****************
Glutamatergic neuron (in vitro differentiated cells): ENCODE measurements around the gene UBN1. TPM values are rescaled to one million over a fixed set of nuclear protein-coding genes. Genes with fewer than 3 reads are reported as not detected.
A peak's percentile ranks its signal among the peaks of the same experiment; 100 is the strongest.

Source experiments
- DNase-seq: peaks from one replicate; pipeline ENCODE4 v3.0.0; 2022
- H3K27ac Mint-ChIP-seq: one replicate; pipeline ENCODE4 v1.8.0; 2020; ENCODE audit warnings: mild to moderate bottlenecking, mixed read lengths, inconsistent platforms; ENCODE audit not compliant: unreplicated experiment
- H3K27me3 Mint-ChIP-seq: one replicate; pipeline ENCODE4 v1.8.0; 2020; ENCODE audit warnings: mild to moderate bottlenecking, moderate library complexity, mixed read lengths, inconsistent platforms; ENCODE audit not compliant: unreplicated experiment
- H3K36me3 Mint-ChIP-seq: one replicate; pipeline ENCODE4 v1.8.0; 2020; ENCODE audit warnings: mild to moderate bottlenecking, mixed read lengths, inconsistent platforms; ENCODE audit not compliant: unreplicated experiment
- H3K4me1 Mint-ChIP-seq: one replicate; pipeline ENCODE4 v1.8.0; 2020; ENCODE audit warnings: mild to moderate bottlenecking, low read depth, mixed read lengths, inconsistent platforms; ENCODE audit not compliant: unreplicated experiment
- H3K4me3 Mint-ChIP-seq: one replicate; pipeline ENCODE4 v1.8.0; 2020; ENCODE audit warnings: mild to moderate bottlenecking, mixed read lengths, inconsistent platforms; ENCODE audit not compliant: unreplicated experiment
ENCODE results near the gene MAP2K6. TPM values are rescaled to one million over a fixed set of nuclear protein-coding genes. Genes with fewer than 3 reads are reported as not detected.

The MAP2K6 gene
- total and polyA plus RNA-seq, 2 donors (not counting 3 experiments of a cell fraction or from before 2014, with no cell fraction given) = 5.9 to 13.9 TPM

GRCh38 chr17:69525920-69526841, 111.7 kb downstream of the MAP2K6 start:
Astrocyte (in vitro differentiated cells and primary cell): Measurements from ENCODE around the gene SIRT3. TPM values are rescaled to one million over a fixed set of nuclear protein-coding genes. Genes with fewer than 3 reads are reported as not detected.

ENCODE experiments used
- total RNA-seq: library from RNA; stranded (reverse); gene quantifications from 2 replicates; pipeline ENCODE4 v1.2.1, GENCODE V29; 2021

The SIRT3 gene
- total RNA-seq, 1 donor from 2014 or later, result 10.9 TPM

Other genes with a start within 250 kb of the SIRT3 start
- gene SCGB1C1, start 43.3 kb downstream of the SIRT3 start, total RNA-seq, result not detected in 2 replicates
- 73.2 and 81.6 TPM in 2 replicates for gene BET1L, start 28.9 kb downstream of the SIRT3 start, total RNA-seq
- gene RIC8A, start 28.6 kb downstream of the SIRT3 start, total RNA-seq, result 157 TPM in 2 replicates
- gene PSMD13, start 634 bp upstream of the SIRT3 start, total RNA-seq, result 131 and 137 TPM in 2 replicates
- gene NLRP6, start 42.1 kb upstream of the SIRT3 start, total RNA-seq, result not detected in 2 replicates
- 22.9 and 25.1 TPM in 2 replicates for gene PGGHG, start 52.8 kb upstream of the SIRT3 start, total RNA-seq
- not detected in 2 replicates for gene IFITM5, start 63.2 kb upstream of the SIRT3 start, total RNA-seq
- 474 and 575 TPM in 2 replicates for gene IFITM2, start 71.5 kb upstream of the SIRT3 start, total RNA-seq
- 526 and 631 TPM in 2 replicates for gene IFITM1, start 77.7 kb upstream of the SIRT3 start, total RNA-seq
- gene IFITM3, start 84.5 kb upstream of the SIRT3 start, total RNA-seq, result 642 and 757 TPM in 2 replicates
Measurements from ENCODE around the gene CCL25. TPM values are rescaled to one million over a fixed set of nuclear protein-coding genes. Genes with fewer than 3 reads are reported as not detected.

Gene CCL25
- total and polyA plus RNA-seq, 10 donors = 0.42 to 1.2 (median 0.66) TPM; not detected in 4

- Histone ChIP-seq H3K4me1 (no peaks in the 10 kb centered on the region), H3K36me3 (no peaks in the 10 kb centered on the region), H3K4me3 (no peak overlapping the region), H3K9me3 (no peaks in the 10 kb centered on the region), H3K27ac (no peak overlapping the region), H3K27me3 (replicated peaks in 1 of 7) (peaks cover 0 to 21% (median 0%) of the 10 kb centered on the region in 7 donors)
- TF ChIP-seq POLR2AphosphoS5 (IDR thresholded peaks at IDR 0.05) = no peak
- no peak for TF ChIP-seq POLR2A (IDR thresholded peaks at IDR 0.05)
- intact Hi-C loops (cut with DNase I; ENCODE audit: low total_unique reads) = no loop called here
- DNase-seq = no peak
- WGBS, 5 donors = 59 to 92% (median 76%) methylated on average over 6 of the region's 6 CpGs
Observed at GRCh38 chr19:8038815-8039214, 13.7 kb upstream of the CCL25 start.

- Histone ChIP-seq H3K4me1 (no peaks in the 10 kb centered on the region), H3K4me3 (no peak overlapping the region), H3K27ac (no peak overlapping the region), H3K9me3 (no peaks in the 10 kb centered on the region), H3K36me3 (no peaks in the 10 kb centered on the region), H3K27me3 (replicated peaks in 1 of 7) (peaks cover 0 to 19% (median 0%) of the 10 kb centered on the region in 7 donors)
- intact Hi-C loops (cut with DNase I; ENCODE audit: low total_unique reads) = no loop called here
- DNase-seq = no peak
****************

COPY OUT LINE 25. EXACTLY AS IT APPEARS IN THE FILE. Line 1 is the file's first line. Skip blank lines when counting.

- 22.9 and 25.1 TPM in 2 replicates for gene PGGHG, start 52.8 kb upstream of the SIRT3 start, total RNA-seq